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Statement of My Philosophy for Teaching Philosophy:
Dr. John Hymers (download PDF)

Philosophical learning

What is learning? Since it can be arbitrarily fixed to any point upon a continuum stretching from the automatic training of instinctual action to the inner drive to master abstract concepts, learning is hardly a univocal activity. Within the project of philosophy, however, I hold that learning has a specific character that is not to be confused with the mere acquisition of new facts. Facts certainly play a role in learning, but philosophical learning is not restricted to facts, because, at the very least, a student must learn what a fact is. This implies that learning is prior to facts, and that an education focussing on the mere acquisition of such is bound to be a frustrating experience for all involved. Thus, I would propose that philosophical learning is found within a dialectic of discernment between fact and opinion. I follow Parmenides here. Seen in this light, learning is the habit of reflection through which a student comes to a clearer insight into the nature of his or her opinions, and thus learns to problematise what first lies silently as the hitherto unquestioned structure of his or her view of the world.

The community

While this reflexive process of discernment in and of itself is philosophical learning, learning is more fruitful when practised within an intersubjective context, because, in the interaction between the learner and a community, the dialectic between fact and opinion is brought into its highest relief. The community, then, is the proper site for philosophical education. In a university classroom, this site is preserved by the instructor, whose proper task is to facilitate the learning process by providing an environment within which the voice of that which has remained silent can be heard.

Formal and material goals

In my role as an university instructor, education is formal teaching. What, then, is teaching? I see teaching as having both material and formal goals. Under the material goals, I include teaching the subject matter at hand (the facts); under formal goals, I include teaching the broader lessons that can be drawn from the material, whether these lessons be speculative or practical. I consider these lessons to be formal because they are not restricted to the subject matter at hand, but are rather applicable to other matters. By speculative formal lessons, I mean teaching how to reflect on the subject matter in a logical and consistent manner, and by practical formal lessons, I mean teaching how to learn (for instance, learning methods of reading, of questioning, of discourse, of critical thinking, and so on). My unified goal as a teacher is to take these material and formal goals into consideration, and to teach such that their central role in education is not only supported, but stressed. And, judging from my teaching evaluations, I am certain that I am such a teacher.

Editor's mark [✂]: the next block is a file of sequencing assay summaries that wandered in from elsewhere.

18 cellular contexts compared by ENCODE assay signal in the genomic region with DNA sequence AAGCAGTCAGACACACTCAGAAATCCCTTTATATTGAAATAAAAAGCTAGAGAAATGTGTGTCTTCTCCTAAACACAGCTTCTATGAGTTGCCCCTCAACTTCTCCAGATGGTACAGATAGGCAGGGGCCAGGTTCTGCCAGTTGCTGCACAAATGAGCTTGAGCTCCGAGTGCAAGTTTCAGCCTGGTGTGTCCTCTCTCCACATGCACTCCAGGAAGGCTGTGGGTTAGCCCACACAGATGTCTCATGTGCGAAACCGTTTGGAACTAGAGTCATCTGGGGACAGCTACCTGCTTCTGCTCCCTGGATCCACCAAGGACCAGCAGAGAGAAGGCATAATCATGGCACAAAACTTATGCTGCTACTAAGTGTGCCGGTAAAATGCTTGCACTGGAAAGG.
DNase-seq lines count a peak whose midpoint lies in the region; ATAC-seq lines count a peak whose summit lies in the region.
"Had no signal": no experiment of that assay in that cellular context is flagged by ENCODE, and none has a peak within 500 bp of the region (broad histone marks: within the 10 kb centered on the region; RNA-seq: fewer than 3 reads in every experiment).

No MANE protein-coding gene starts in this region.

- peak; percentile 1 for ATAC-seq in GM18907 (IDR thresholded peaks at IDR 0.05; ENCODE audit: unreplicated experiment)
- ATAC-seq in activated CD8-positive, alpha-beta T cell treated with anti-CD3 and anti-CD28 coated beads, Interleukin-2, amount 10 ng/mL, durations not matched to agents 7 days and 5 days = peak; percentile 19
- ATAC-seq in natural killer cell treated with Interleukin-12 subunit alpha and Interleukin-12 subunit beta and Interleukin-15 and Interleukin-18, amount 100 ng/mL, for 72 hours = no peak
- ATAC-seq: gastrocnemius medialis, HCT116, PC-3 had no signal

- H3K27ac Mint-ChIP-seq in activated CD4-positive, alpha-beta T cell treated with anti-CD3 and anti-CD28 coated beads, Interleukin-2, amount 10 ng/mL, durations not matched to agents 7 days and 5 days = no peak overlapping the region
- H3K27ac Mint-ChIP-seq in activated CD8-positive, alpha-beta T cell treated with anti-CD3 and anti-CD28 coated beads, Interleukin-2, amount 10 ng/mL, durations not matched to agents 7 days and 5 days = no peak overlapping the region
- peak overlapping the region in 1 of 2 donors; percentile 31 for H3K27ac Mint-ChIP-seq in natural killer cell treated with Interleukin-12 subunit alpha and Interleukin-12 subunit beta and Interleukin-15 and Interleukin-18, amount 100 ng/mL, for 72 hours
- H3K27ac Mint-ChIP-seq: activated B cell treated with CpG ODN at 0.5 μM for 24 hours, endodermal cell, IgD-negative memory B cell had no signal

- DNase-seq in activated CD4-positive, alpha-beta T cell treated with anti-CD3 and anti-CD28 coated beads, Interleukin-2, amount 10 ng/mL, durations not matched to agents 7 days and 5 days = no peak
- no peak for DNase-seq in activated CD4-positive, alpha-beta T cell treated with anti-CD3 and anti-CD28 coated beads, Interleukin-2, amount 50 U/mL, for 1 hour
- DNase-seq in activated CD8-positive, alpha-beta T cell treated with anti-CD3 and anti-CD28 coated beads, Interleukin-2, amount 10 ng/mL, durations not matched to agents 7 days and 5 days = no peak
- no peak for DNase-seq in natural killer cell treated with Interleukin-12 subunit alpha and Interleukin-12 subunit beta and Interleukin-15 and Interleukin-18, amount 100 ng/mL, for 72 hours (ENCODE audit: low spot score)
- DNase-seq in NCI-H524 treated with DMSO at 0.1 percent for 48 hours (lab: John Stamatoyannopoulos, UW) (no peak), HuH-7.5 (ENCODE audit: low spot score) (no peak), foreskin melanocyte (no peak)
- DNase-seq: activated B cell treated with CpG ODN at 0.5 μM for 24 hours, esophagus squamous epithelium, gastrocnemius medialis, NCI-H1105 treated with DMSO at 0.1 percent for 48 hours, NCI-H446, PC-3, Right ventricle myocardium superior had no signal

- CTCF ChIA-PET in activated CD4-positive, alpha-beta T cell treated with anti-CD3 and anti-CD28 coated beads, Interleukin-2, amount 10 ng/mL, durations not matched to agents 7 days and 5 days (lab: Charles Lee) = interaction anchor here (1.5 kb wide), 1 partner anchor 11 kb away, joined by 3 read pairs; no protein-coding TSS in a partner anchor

Helping students find their own voices

While philosophical learning is the process of discerning the grounds of one's opinions, I believe that teaching philosophy is an external and formal process charged with possibilizing this discernment in accord with the above mentioned goals. How do I as an instructor actualize this process? Certainly, I have experienced the difficulties of striking that balance wherein the silent voice of presupposition can be aired. Sometimes the instructor is tempted to be too loud. Sometimes, the students. But the task remains: the students must attend to this voice themselves. As an instructor, I strive to have the students hear what they themselves are saying, and then try to lead them to the logical conclusions of their statements. By seeing where their thoughts end up, students learn where they began — that is, they learn what they presuppose. I have oriented my teaching around this principle. This method is also useful for teaching the material of a given philosopher as well; for, by seeing the logical extension of a philosopher's doctrine(s), students also learn the presuppositions. Learning such first principles then helps them to grasp more deeply that matter at stake for any given philosopher. This method also bridges the divide between students of differing abilities and learning styles because, rather than stressing an outward show of erudition, my teaching style first emphasises an inner journey of self-discovery, and then the revelation of a larger philosophical itinerary (understood both personally and historically).